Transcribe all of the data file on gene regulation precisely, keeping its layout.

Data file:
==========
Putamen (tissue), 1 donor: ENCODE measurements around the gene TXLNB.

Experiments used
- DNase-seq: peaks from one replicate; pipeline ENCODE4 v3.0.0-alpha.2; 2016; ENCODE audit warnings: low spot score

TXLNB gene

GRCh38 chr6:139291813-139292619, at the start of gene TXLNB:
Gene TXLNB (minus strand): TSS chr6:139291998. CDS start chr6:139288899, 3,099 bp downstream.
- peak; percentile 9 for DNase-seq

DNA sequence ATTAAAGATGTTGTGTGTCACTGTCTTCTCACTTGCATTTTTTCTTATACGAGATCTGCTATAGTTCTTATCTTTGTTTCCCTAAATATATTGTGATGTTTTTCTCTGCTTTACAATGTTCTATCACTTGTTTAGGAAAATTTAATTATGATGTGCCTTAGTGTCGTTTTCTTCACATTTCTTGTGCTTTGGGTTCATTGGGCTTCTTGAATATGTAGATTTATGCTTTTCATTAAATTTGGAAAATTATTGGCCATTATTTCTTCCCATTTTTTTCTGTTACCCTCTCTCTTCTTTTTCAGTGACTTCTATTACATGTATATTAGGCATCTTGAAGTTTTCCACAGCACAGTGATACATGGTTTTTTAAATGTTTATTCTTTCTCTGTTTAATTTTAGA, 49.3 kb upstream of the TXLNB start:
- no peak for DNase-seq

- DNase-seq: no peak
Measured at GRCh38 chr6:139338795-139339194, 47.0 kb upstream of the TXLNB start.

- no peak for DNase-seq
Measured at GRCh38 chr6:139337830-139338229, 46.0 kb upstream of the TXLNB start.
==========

Putamen (tissue), 1 donor: ENCODE measurements around the gene TXLNB.

Experiments used
- DNase-seq: peaks from one replicate; pipeline ENCODE4 v3.0.0-alpha.2; 2016; ENCODE audit warnings: low spot score

TXLNB gene

GRCh38 chr6:139291813-139292619, at the start of gene TXLNB:
Gene TXLNB (minus strand): TSS chr6:139291998. CDS start chr6:139288899, 3,099 bp downstream.
- peak; percentile 9 for DNase-seq

DNA sequence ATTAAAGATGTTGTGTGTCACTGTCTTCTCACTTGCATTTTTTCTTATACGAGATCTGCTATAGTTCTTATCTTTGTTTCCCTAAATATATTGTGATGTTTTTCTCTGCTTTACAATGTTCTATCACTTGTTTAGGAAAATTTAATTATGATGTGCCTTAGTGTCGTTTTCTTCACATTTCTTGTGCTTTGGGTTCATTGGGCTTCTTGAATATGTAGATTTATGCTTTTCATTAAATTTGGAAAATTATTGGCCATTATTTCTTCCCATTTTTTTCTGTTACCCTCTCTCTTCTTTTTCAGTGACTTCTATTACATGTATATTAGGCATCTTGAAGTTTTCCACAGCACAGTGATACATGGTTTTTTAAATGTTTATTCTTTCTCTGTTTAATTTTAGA, 49.3 kb upstream of the TXLNB start:
- no peak for DNase-seq

- DNase-seq: no peak
Measured at GRCh38 chr6:139338795-139339194, 47.0 kb upstream of the TXLNB start.

- no peak for DNase-seq
Measured at GRCh38 chr6:139337830-139338229, 46.0 kb upstream of the TXLNB start.